The basic structure of power tongs and back-up units involving guided jaws is illustrated in U.S. Pat. No. Re. 31,699, invented by Eckel. Eckel's design is shown in detail in FIG. 1. The major components are a camming surface 10, a spider 12, a jaw 14, a die 16, and a roller 18. It is understood that the Eckel U.S. Pat. No. Re. 31,699 uses a pair of discrete dies having a relatively short arcuate length mounted to each jaw. The die design 16 shown in FIG. 1 is termed a wrap-around die and has also been used in the prior art in a rigid mounting to a jaw 14. Generally, a plurality of jaws 14 are mounted in the spider 12 to grip the pipe P for applying a torque thereto, as in the case of a power tong, or for retaining the pipe stationary, as in the case of a back-up unit.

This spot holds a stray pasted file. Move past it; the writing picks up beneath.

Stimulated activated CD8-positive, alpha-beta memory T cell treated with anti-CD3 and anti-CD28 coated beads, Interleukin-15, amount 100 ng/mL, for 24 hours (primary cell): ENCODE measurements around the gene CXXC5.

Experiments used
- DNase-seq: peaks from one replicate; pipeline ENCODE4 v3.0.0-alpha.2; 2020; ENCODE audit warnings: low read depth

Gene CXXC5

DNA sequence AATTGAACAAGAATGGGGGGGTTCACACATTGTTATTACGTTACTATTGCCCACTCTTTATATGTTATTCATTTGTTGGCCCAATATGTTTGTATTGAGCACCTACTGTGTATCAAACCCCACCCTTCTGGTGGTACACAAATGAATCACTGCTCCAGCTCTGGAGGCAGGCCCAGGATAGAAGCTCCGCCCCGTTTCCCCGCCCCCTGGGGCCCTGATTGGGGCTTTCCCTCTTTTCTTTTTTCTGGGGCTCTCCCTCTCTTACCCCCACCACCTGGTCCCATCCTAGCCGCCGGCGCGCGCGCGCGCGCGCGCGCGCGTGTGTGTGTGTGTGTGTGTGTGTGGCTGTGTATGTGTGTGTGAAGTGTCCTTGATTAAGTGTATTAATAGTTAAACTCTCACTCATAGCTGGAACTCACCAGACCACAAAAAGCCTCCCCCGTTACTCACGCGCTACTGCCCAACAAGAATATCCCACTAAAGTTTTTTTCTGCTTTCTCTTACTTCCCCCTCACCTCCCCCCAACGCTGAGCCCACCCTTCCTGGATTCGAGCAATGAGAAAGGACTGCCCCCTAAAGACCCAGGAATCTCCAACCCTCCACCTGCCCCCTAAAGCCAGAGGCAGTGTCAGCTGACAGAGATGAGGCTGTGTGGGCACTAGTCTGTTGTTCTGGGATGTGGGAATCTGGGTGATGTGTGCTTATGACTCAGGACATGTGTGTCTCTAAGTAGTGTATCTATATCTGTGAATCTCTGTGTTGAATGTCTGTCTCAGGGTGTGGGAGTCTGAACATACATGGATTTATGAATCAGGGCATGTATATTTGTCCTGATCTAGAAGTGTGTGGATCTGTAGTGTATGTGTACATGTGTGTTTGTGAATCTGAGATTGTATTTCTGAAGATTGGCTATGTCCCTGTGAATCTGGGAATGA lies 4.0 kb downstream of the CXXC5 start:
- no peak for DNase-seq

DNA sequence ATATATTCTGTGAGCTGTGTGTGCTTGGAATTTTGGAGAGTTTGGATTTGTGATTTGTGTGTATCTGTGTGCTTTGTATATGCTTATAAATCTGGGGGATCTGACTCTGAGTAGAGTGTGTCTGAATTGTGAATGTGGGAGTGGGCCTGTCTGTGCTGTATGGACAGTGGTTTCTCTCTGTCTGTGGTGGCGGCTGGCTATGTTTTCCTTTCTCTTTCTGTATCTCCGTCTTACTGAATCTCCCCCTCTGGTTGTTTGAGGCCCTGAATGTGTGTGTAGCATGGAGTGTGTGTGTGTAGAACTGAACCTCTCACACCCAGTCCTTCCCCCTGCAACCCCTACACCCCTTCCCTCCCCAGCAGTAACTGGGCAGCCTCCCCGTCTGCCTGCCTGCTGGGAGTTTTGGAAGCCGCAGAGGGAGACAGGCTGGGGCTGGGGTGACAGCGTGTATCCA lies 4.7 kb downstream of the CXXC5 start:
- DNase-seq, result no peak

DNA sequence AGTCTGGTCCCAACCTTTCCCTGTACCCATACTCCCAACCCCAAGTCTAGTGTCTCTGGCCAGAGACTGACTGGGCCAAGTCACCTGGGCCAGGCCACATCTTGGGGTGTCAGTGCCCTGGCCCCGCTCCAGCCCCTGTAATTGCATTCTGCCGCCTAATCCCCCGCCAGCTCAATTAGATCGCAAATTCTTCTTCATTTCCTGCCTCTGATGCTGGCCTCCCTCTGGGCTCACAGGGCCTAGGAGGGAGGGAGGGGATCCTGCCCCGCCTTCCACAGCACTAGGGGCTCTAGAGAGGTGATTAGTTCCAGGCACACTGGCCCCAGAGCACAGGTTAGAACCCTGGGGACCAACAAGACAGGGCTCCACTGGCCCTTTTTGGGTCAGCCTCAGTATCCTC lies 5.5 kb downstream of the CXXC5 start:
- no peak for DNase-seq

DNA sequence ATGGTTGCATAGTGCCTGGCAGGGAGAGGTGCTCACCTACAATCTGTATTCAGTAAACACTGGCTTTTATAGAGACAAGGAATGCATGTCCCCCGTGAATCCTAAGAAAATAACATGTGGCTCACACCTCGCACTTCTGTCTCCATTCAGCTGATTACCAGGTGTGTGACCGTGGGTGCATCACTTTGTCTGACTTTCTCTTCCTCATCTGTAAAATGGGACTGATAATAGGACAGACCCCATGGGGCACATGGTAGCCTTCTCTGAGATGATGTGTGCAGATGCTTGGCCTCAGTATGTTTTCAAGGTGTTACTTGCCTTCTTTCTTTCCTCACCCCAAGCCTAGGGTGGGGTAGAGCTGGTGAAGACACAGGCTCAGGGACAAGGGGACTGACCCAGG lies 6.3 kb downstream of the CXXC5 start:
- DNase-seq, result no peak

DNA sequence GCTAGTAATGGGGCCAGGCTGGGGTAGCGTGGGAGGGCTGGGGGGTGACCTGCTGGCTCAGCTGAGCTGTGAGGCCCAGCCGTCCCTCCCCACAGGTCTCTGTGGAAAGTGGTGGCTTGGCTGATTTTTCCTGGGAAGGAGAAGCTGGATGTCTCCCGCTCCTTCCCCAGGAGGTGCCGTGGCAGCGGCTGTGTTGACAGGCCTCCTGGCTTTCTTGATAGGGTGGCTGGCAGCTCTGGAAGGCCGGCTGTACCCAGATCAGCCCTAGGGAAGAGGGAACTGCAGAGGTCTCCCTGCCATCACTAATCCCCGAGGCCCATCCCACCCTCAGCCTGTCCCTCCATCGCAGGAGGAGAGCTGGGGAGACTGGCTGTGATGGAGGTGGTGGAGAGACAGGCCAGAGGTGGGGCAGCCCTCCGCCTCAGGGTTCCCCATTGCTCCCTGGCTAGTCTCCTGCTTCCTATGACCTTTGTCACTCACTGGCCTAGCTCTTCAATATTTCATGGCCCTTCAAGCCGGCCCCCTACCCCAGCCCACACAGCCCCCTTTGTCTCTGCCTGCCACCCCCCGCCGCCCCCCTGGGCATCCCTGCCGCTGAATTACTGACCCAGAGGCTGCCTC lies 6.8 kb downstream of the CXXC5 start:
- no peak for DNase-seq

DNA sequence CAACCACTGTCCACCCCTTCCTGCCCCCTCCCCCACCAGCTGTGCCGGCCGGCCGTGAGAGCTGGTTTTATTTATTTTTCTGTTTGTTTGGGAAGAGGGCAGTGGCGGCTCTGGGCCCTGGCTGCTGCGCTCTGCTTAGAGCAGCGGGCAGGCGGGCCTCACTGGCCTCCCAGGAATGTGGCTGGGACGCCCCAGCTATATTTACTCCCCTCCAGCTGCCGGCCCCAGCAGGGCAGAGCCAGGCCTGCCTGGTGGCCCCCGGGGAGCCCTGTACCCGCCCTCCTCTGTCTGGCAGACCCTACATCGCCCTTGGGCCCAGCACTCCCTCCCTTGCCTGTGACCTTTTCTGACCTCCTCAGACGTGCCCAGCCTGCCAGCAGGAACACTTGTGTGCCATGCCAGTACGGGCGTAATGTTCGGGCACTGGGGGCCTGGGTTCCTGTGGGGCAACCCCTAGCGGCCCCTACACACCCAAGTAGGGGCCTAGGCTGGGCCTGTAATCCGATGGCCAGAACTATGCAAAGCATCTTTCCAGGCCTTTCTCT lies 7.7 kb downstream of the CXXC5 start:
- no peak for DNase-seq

Generally, the power tong or back-up unit comprises a frame (not shown) in which the camming surface 10 is mounted. The camming surface 10 can be movably mounted to the frame. Depending on the design, either the movable member having the camming surface 10 or the spider 12 is actuated. The result is relative movement between the camming surface 10 and the spider 12. For example, a light mechanical drag can be applied to the spider 12 while the member having the camming surface 10 is driven. Alternatively, the spider 12 can be driven relative to the stationary camming surface. As a result, there is movement of camming surface 10 with respect to spider 12 which, due to the interaction between roller 18 and the camming surface 10, results in radial movement of jaw 14 until die 16 contacts pipe P. In order to allow the jaw 14 to slide with respect to spider 12, a clearance 20 must be provided on either side of jaw 14. The reason for the clearance is that the power tong or back-up unit operates in a fairly dirty environment. Therefore, in order to prevent jamming of the jaw 14 against the spider 12, a sufficient clearance needs to be provided to account for any foreign objects that may lodge themselves between the jaw 14 and the spider 12. The design intent was to guide the jaw 14 by using the slots within the spider 12. Such prior art design did not fulfill this purpose, since under high load it was possible for the pipe to be gouged due to pivoting of the jaw about its vertical axis within the clearance.